And Nancy is a cross between Whoopi Goldberg and that Sherri chick on the show, a woman I can't for the life of me identify as Someone Famous. Was she a soap star? But make Nancy less politically inclined than Whoopi. Whoopi can get very deep very quickly, politically speaking. Nancy is more of a skirt-the-issues-sort. Very Switzerland.
So there we five gals were, lounging on pool floaties, enjoying lemonade and a fierce sun, our tummies full from a salad fest, when someone started in with the politics.
It might have been me; I can't remember. This perimenopause thing has been messing with my memory.
But we talked about abortion rights and Senator John McCain and Senator Barack Obama and the women's movement, and how it has sort of backfired on women (Sheila/Barbara).
Someone (I think it was my sis) brought up the "whining, entitled Hurricane Katrina victims" and how pitiful they were, when the flood-ravaged Iowans weren't complaining at all. When the flood in Iowa was "just as damaging."
That's when things got VERY "THE VIEW" and I, a woman who usually stays quiet on such matters, especially when I can sense I'm outnumbered, did not in fact stay quiet at all. I rather freaked out. Immediately claimed there was no comparison between the two events (Hurricane Katrina and the Midwestern Flood of 2008); I was peeved at the implication that the Louisiana folks were ignorant, government-dependent welfare cases who didn't have the intelligence to get out of dodge before the storms came and swept 300,000 houses away. Conversely, the people in Iowa were behaving perfectly decently and didn't start crying about the government not stepping in to help. (The Republicans' opinions, certainly not mine.)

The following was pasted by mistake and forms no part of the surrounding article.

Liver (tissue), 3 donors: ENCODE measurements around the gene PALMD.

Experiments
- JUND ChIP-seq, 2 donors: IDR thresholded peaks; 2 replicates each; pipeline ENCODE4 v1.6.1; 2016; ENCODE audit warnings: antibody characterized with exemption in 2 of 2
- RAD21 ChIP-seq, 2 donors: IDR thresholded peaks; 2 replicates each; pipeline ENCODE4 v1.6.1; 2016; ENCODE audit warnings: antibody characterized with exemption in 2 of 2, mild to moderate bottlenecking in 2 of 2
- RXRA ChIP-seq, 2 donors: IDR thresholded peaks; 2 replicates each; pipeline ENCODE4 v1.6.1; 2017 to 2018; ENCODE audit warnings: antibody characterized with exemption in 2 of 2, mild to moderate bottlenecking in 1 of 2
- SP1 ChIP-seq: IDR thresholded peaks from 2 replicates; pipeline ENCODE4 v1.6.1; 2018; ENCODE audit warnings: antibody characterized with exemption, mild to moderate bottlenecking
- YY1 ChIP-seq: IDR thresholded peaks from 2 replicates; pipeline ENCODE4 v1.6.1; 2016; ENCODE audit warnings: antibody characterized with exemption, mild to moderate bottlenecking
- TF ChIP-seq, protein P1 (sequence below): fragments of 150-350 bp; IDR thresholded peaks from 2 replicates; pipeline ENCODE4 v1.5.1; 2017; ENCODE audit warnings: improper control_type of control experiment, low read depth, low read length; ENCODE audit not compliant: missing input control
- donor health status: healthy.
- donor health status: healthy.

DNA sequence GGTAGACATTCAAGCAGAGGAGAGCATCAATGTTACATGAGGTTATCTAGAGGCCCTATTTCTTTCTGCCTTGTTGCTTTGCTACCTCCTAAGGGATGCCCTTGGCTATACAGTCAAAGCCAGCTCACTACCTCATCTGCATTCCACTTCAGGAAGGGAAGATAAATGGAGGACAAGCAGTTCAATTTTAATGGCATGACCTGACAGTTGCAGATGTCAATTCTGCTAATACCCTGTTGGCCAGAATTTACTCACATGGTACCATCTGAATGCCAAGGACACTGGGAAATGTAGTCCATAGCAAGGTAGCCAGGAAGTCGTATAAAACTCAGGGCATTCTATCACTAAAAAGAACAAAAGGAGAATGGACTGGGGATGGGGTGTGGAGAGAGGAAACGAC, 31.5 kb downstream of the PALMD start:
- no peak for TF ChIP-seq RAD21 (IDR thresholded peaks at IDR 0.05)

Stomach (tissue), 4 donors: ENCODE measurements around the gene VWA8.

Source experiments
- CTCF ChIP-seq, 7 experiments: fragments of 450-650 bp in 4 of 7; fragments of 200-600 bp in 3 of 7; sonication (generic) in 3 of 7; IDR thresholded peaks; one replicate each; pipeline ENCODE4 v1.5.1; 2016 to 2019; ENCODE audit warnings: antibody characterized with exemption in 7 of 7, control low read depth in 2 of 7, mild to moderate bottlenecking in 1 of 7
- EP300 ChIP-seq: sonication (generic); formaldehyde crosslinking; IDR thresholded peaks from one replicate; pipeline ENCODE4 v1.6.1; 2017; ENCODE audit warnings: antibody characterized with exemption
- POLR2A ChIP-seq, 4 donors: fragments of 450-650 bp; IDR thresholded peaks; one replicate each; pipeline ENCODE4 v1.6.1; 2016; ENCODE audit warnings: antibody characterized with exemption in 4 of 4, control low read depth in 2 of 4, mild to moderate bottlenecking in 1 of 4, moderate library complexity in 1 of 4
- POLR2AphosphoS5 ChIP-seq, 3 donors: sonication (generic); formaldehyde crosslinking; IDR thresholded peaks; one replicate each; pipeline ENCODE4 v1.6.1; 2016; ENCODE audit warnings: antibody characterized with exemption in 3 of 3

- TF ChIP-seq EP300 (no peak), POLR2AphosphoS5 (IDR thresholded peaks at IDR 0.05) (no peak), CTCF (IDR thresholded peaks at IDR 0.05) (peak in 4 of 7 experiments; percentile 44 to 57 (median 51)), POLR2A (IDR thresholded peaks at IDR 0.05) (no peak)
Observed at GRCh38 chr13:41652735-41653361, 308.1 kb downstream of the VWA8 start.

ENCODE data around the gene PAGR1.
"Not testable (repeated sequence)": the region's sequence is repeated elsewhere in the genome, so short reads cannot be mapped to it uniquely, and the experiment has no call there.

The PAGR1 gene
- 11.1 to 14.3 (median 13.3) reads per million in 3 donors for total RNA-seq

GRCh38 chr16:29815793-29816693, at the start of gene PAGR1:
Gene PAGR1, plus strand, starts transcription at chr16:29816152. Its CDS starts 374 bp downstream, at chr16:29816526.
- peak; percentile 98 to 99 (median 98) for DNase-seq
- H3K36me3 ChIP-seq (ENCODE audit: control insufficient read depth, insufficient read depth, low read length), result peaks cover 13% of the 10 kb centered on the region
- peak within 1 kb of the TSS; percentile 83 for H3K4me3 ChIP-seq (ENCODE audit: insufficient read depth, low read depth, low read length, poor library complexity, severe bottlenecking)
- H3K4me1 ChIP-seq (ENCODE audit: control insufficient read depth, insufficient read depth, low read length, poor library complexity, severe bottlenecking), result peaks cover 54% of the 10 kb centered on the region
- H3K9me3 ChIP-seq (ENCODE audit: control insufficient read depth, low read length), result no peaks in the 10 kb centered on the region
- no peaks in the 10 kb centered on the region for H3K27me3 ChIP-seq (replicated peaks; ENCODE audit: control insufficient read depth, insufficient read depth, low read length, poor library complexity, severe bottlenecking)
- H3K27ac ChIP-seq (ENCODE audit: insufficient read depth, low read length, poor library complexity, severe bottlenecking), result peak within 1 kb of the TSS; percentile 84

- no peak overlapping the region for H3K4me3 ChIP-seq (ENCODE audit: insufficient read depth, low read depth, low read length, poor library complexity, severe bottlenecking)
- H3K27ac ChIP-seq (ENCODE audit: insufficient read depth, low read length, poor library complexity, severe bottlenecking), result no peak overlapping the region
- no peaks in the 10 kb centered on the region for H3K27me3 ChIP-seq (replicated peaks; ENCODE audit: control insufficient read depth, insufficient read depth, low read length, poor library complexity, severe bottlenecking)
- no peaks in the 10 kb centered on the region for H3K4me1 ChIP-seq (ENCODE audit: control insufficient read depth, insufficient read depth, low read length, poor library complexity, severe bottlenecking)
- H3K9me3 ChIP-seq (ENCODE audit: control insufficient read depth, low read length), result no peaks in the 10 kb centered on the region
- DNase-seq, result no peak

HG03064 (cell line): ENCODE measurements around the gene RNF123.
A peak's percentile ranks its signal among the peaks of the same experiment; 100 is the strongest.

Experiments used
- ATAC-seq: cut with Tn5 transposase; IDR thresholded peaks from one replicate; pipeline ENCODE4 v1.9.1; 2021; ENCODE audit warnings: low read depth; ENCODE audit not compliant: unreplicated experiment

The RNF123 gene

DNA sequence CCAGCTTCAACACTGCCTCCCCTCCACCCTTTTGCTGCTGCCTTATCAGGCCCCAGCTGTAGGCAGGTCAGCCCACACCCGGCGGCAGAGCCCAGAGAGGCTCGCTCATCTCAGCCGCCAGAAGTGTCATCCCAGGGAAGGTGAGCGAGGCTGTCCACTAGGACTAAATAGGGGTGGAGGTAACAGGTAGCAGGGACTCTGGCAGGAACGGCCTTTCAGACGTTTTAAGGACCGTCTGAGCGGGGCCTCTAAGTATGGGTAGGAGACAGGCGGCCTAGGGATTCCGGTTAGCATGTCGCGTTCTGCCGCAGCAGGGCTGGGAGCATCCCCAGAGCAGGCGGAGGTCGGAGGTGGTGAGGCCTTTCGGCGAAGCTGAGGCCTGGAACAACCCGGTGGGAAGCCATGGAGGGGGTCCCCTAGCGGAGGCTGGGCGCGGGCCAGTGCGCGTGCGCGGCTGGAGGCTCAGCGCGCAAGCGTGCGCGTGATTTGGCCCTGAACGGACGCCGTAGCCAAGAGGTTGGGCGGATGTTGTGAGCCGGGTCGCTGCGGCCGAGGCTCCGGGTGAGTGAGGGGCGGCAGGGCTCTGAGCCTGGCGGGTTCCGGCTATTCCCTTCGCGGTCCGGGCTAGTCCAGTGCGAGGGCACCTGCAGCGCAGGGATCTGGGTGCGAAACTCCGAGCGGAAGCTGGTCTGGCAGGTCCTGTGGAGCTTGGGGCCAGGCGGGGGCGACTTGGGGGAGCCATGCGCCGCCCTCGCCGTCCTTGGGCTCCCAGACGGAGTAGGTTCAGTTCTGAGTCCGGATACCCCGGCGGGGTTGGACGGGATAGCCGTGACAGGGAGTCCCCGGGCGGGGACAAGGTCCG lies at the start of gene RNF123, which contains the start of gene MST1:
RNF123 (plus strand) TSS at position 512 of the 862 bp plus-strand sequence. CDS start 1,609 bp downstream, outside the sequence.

I was beyond angry. But I didn't have the facts to support my claims. When one is floating on a pool noodle one does not have access to the Internet.
Because we women are all intelligent and benevolent ladies, we never yelled nor watched the spittle flying out of opponents' mouths. We somehow got off that subject and starting talking about something else. I couldn't tell you what, exactly, because inside I was telling myself, Go Home and Look This Stuff Up.
So I did. And then I sent my information on to the pool gals.
No one has fired back with vitriolic messaging. No one has phoned me to blow a whistle in my ear.
We're still friends. We can disagree and debate and by the end of the day there are smiles and hugs. I love my girlfriends. I love that we can engage in controversial subjects and speak our minds and then head out to a Mexican restaurant and giggle over the guacamole.
So that's how The View girls do it, too.
So don't believe what you read in the media about how much Hasselback hates Behar.

Sunday, August 3, 2008

School anxiety ... again!

I wish non-teachers could/might/would understand how much anxiety there is going into a new school year ... for the teachers! People like me who are already having back-to-school nightmares and anxiety attacks buying 24 boxes of Crayolas and hundreds of pencils.
The children, of course, have their unique anxieties (Will I miss the bus? Will I have any friends in my classes? Will I be able to even find my classes? Will my teachers be hags? Will I have the right kind of clothes? Will the other kids make fun of me?).